Job Market Calls, WPI Answers with New Graduate Programs
FOR IMMEDIATE RELEASE/August 4, 2000
Contact: Arlie Corday WPI Media & Community Relations
WORCESTER, Mass. - There's nothing like demand in the job market for suggesting a promising new educational direction among enterprising colleges and universities. Now Worcester Polytechnic Institute has parlayed its long history of combining theory and practice into steps toward two new master's degree programs aimed at placing graduates in industry jobs.
WPI has received a $290,000 award from the Alfred P. Sloan Foundation to establish two professional master's degrees in mathematical sciences. The university has committed another $267,000 toward the programs, with $211,000 of that earmarked for financial aid. The aid will allow WPI to recruit top students, setting a high standard of excellence right from the start.
The biggest difference between the new programs and other advanced math degrees is their business-oriented aspect. Typically, advanced degrees in math focus on the academic rather than the business world.
"Rethinking the master's degree as a terminal degree and designing it to provide students with the skills needed to make them successful in jobs outside academia, is an effort we wholeheartedly support," said WPI President Edward Alton Parrish. "The job market needs specialists with strong quantitative, modeling and scientific skills, and universities need to understand how to better prepare them."
The new programs, "Master's Program in Industrial Mathematics" and "Master's Program in Quantitative Finance," will be overseen by WPI math professors Bogdan Vernescu and Domokos Vermes and offered to students in the fall of 2001.
"In developing the programs, we will be assisted by two Advisory Committees formed by experts nationally recognized in these fields," Vernescu said. "Industrial and financial projects, internships and training in business and communications will be designed to equip students to be successful in the job market."
WPI will join an elite group of schools in this new venture. "With this grant, WPI will join a small number of universities funded by the Sloan Foundation to develop model programs," noted Homer Walker, head of WPI's Mathematical Sciences Department.
The industrial mathematics program will focus on the job marketability of students and making connections between them and industry. The program will be administered by WPI's Center for Industrial Mathematics and Statistics, which encompasses numerous industrial partnerships. Since its creation in 1997, CIMS has developed more than 30 projects in conjunction with industry.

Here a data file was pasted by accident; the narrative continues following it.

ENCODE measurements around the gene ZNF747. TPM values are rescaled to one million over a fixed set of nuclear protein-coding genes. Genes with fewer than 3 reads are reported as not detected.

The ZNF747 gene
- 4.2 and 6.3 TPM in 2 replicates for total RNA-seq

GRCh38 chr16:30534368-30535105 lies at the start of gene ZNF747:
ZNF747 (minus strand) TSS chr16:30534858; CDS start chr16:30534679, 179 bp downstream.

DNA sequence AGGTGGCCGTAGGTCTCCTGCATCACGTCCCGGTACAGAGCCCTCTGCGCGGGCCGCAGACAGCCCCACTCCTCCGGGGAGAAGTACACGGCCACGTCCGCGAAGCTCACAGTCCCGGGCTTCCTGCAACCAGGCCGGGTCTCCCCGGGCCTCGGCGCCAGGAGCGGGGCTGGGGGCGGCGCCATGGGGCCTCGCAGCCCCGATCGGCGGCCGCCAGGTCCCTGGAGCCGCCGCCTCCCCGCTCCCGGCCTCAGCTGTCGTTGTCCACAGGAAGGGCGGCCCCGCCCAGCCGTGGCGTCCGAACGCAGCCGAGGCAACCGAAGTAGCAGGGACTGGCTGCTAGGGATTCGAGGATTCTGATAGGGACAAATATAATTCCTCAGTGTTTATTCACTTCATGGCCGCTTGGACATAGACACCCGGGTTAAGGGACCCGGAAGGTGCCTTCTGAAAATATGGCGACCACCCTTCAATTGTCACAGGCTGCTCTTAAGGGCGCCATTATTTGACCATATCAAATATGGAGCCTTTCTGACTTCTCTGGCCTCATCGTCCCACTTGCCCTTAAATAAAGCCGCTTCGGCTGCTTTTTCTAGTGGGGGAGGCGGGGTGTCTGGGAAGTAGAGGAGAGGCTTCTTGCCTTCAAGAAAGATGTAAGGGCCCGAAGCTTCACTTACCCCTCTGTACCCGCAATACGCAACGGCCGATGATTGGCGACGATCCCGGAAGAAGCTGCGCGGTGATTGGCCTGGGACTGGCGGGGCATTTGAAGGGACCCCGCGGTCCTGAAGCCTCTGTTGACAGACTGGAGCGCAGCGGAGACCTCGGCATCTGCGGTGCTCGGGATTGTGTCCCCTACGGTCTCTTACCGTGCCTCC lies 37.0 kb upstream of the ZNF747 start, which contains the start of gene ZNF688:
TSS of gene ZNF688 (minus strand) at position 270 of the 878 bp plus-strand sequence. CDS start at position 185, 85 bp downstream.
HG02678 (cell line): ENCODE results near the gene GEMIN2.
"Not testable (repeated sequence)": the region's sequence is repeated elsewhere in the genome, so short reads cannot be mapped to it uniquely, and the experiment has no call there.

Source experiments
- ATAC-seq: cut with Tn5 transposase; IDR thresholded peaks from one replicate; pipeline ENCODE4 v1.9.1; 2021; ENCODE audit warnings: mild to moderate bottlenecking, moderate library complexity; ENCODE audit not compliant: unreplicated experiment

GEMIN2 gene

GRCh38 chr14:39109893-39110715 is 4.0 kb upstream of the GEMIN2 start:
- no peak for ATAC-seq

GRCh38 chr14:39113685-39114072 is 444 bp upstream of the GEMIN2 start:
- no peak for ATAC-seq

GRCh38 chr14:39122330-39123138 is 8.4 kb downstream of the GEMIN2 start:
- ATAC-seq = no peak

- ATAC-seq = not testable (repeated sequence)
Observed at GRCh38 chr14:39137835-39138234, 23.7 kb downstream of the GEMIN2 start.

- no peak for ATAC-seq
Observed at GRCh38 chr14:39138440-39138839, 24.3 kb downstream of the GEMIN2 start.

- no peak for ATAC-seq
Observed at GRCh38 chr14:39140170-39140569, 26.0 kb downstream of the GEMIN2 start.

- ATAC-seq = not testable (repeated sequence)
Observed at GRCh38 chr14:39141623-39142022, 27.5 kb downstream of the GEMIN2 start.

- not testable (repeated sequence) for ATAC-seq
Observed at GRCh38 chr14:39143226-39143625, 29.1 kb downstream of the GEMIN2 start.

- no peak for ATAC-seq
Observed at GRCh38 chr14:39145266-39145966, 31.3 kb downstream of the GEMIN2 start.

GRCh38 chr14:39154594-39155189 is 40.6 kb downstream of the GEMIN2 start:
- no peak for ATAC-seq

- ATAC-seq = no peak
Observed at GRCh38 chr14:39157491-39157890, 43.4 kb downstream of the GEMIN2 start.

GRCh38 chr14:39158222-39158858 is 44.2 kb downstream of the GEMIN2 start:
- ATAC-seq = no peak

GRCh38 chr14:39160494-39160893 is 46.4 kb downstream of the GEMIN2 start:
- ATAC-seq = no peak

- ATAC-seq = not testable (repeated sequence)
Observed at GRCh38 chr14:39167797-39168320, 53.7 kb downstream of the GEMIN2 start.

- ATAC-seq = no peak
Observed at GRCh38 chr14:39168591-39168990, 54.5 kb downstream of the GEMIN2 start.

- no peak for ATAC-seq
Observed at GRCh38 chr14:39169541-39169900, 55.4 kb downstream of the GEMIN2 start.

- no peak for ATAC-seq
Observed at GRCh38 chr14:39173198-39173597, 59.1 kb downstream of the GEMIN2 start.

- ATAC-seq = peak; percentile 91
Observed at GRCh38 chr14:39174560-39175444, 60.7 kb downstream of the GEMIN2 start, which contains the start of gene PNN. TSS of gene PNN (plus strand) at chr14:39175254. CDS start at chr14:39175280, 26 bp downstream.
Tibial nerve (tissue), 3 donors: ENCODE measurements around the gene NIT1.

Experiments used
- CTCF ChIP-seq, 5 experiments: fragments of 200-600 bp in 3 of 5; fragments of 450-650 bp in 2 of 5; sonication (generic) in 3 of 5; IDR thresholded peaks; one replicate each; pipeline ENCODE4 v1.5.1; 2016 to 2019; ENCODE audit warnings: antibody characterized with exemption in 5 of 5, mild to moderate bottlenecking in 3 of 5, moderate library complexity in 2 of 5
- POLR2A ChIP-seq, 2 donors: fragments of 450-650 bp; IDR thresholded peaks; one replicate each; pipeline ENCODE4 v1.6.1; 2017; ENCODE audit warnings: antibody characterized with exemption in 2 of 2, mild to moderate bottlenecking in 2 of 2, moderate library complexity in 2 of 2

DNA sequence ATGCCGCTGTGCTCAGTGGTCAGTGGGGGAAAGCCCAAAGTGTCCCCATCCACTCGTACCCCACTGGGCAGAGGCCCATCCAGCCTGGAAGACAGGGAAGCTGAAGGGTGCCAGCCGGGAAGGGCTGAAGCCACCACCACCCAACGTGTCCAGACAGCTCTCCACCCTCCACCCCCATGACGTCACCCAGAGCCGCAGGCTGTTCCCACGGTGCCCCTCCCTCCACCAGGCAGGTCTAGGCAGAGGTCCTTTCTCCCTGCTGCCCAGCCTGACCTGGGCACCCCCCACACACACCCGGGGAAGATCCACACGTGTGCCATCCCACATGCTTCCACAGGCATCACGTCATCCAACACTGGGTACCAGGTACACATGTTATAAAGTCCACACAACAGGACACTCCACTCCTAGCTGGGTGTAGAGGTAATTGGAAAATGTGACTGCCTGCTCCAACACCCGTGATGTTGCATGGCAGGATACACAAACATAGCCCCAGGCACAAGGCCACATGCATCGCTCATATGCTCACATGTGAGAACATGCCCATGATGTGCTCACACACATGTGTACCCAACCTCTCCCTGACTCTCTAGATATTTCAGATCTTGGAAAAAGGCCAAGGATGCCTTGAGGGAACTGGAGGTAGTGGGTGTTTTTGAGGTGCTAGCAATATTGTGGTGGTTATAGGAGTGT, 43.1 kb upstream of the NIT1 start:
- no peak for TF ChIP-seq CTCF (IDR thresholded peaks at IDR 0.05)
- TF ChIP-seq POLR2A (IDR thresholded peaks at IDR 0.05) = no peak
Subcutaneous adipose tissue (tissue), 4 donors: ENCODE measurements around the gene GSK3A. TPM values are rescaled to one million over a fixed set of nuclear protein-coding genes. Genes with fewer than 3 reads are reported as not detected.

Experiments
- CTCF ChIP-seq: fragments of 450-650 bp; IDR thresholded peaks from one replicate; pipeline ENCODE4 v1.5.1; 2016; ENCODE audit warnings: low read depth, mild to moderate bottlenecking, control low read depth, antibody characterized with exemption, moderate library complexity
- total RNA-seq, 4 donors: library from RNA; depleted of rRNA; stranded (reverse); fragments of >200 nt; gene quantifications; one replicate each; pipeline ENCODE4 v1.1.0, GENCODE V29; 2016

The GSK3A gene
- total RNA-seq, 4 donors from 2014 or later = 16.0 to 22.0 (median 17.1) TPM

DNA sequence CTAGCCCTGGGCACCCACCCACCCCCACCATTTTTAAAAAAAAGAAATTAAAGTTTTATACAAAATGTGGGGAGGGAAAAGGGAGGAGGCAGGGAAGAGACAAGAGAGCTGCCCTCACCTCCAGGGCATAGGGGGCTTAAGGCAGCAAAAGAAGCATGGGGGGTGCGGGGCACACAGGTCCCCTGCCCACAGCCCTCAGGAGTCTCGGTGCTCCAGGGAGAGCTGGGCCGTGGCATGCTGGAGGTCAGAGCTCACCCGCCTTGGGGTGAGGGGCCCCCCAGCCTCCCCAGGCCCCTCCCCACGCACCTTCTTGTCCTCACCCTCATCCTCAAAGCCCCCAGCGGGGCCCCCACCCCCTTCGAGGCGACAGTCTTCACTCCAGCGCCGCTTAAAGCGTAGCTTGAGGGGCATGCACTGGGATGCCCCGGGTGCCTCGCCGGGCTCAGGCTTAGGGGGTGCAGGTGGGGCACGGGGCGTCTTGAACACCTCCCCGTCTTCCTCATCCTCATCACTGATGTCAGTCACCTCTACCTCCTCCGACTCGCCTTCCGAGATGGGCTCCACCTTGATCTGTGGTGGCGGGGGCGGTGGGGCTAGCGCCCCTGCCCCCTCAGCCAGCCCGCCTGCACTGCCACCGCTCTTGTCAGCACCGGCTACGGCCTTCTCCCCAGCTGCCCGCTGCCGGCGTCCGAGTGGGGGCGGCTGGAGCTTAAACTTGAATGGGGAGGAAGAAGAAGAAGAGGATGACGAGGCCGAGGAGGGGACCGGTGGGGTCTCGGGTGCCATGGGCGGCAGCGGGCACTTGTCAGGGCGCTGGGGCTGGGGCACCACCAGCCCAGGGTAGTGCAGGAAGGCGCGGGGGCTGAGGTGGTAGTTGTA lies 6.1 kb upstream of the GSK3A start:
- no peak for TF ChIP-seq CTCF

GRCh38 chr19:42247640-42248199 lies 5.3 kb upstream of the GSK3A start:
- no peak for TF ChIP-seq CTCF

What kind of jobs will program graduates find? Industrial mathematicians work in wide-ranging fields such as aircraft and automobile design, software development, computer security and weather prediction. Working with other professionals, they provide technical advantages and cost savings that keep a company on the competitive edge.
Graduates of the quantitative finance program will work in the financial and insurance fields. Typical careers include portfolio management, securities pricing, insurance and investment banking.
These two initial programs are expected to become the models for future professional master's degree programs in other areas of science education at WPI.
"The Sloan initiative addresses an important national need for leading-edge programs designed to prepare science professionals to meet the ever more challenging needs of industry," said Provost and Vice President for Academic Affairs John F. Carney III. "WPI has a long tradition of a project-based undergraduate education and an application-oriented graduate engineering education, benefiting from a strong network of industrial partners. The job-oriented education is thus one of our hallmarks."
Founded in 1865, WPI enrolls 2,700 undergraduate and 1,000 graduate students in science, engineering, management, humanities and arts, and social sciences. Under the WPI Plan, undergraduates complete three projects focusing on their major course of study, the humanities, and the interactions among science, technology and society.